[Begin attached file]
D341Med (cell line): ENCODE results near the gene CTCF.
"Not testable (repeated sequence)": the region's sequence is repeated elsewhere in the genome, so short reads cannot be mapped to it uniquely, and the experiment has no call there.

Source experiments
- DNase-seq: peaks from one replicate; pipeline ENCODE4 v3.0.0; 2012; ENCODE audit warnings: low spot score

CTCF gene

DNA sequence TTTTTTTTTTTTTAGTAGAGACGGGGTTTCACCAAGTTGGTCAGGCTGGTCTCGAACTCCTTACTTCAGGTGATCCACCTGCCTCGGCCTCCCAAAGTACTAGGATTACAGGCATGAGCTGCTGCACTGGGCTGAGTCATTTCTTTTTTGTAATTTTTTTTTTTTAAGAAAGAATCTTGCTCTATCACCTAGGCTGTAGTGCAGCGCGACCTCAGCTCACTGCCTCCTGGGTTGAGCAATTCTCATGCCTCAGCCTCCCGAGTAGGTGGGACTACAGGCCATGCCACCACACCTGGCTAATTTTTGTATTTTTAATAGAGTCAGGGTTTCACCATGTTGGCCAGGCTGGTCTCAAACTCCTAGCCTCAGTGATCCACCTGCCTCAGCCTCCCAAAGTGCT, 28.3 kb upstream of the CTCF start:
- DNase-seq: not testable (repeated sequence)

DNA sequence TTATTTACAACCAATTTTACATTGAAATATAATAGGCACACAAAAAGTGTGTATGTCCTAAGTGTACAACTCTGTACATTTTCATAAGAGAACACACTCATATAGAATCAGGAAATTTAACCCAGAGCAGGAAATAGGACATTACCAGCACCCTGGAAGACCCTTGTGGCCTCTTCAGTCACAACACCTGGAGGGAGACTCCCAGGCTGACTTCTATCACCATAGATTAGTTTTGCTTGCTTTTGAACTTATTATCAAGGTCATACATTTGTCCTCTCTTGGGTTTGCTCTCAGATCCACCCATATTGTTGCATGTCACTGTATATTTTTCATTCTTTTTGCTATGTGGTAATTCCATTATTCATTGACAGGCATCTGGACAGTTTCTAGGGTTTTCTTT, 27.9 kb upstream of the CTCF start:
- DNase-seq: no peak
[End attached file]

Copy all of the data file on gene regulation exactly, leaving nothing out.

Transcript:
D341Med (cell line): ENCODE results near the gene CTCF.
"Not testable (repeated sequence)": the region's sequence is repeated elsewhere in the genome, so short reads cannot be mapped to it uniquely, and the experiment has no call there.

Source experiments
- DNase-seq: peaks from one replicate; pipeline ENCODE4 v3.0.0; 2012; ENCODE audit warnings: low spot score

CTCF gene

DNA sequence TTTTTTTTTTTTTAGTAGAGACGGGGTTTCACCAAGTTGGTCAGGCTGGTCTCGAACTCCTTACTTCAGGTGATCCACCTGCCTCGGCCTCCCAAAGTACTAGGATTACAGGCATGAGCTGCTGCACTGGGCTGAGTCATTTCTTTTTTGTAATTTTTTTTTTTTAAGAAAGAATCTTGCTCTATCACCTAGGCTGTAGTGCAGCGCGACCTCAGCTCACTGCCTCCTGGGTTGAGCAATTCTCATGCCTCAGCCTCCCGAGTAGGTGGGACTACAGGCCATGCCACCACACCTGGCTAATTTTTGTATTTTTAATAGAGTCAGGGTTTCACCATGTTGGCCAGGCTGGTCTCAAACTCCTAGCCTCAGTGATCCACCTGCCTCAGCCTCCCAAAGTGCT, 28.3 kb upstream of the CTCF start:
- DNase-seq: not testable (repeated sequence)

DNA sequence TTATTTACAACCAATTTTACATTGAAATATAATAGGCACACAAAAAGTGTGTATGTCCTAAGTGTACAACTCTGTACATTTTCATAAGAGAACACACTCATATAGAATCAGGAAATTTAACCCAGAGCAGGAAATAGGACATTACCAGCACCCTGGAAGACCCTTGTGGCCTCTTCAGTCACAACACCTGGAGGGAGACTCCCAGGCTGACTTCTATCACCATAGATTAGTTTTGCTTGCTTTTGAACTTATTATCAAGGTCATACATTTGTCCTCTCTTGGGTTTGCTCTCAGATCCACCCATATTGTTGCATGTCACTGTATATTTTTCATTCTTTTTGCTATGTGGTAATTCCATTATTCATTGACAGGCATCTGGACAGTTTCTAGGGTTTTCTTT, 27.9 kb upstream of the CTCF start:
- DNase-seq: no peak